Who is representing Mambo?

Who is representing Mambo?

Summary: If a great project like Mambo can be split like this, it makes it that much more difficult for a business to trust its future to open source, any open source.

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Mambo Foundation logoI took a call from Brussels, Belgium, this morning, from Ben Kwiecinski.

It was about Mambo, the open source CMS project. A dispute between Miro Software, which created the original code, and its development team, has resulted in Miro placing the code with a foundation it created and the developers walking away from it.  

Kwiecinski was pretty down on the Foundation. "This foundation hasn’t done anything right as far as I’m concerned," he said. As he talked it reminded me of what happened at a neighbor's church, where the pastor wanted one thing and the deacons another. The pastor left, and parishioners had to choose. (Most went with the pastor.)

"All this was sprung on us a few weeks ago," said Kwiecinski. "This is not the way to do it. The foundation needs to come from within the community, and it must be a consultative process, or people feel alienated."

MamboI don't know who's right here. I do know that CMS software is mission critical to many businesses (maybe to most businesses), that Mambo has been downloaded 5 million times, and that those users are now caught east of the rock and west of the hard place. Should they follow the fork? Which side is the fork?

And what does this say to the open source community at large? If a great project like Mambo can be split like this, it makes it that much more difficult for a business to trust its future to open source, any open source.

My guess is users will choose, in time, based on performance. Kwiecinski makes it sound like a freely competitive situation. "We’ll have two people doing the same thing, with the same code, in the same way, just under another name." But a year from now, or two, people will have to choose, and either way they go, they're going with an outfit that is smaller (when compared to proprietary competitors) than it would be otherwise.

Why not just call Oracle? 

Topic: Software Development

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9 comments
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  • A bit confused here...

    ""This is not the way to do it. The foundation needs to come from within the community, and it must be a consultative process, or people feel alienated."

    Ummm, why? Does this person think a committy is better at anything and everything? Isn't the um, best part of open source the fact you can take it freely and build real products on it? Hasn't that in fact been promoted as a method to making open source a viable "business plan"?
    No_Ax_to_Grind
  • Not a big deal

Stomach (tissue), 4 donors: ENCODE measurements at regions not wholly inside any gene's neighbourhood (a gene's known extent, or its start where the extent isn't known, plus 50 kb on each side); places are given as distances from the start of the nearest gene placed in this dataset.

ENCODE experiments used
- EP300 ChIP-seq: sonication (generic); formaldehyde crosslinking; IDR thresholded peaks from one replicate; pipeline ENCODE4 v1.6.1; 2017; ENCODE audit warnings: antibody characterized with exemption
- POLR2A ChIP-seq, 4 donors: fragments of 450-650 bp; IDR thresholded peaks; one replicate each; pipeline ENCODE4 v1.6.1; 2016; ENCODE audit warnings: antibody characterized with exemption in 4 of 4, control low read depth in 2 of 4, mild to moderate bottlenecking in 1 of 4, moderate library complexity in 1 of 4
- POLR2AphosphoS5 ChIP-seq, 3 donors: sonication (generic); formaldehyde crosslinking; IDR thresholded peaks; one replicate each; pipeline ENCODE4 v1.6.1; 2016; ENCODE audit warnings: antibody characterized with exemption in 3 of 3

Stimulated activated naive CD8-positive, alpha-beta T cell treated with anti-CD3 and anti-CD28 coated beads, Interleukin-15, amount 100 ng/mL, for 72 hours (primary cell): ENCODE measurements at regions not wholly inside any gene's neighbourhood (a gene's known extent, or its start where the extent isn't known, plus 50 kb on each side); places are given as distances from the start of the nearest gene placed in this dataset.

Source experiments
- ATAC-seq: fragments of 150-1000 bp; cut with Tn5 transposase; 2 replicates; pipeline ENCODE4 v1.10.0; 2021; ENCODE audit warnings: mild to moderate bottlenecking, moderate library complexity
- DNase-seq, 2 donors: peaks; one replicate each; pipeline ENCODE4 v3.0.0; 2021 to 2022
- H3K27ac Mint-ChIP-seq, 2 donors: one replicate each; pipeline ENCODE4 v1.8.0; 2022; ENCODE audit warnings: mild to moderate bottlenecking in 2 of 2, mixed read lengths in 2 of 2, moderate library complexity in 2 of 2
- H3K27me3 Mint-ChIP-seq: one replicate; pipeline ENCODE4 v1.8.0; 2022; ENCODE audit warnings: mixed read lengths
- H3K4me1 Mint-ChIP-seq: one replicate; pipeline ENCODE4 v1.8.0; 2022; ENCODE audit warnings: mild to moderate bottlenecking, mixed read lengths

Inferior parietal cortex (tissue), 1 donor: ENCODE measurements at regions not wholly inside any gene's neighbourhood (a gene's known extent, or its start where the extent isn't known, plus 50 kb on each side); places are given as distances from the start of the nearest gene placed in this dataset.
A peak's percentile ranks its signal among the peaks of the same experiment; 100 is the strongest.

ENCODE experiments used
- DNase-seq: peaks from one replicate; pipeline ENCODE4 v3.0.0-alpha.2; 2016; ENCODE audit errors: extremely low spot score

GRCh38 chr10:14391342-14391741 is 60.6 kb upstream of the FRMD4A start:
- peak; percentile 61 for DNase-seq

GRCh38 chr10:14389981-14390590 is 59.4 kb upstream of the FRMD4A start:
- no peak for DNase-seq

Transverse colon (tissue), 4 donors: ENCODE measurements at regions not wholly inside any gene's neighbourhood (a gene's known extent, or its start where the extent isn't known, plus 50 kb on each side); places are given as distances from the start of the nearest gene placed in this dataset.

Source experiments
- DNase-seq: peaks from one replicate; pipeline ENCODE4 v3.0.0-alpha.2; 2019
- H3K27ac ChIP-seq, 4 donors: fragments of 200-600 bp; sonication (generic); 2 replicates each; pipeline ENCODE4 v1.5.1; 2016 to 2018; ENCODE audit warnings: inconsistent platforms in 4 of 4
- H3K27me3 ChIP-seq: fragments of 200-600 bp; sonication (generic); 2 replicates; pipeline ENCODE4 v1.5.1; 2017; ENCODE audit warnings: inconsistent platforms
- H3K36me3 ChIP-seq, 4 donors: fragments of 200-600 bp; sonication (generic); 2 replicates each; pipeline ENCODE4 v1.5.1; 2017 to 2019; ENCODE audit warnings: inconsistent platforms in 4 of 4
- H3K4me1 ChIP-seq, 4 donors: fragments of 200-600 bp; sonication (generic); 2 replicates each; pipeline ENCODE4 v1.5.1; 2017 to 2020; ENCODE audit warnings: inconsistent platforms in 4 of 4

(posted anonymously)

    "I do know that CMS software is mission critical to many businesses (maybe to most businesses), that Mambo has been downloaded 5 million times, and that those users are now caught east of the rock and west of the hard place."

    Are they? The deployed application is quite mature. Users can follow which ever fork they wish when they need future updates. While an annoyance, I don't see this as a black eye for open source. Even after a major conflict, the codes open and can be maintained. There is no such security when there's a shake up at a closed source vendor.
    arny27@...
  • Irresponsible Developers

    These irresponsible developers basically hijacked the entire Mambo ship and they did it wihout consulting with the community. They act like they ARE Mambo. Now, they have split off, fractutred the community and can't seem to agree on a plan forward -- all they do is issue press releases and let the community argue and speculate. It's a worst case example of open source development practices. If they don't like the Foundation, then change it! I read the Foundation's documents -- the mechanisms are there. Mambo is GPL. There's no threat of it being taken over by Miro. It's unproffessional "I'm taking my toys and going home" B.S.
    smack_z
    • Miro mambles ...

      Take a look at the next posting by Dana ... SugarCRM has at
      least always been upfront about what it was doing.

      The Miro folk say they were in consultation with the core
      developers about the establishment of a foundation; the core
      developers seem to deny this. Miro concedes that in the end,
      only one core developer was to be on the foundation board of
      directors.

      Whatever Miro's intentions, this has been a public relations
      disaster for Miro and had the company brought in just one
      professional communications specialist before announcing the
      establishment of the foundation, this schism probably wouldn't
      have happened.

      There are many open source projects where a commercial
      endeavor has a hand in the development, but the most
      successful is another CMS, Zope. Though there is friction
      between the community and Zope Corp., it's mild compared to
      what happened with Mambo/Miro.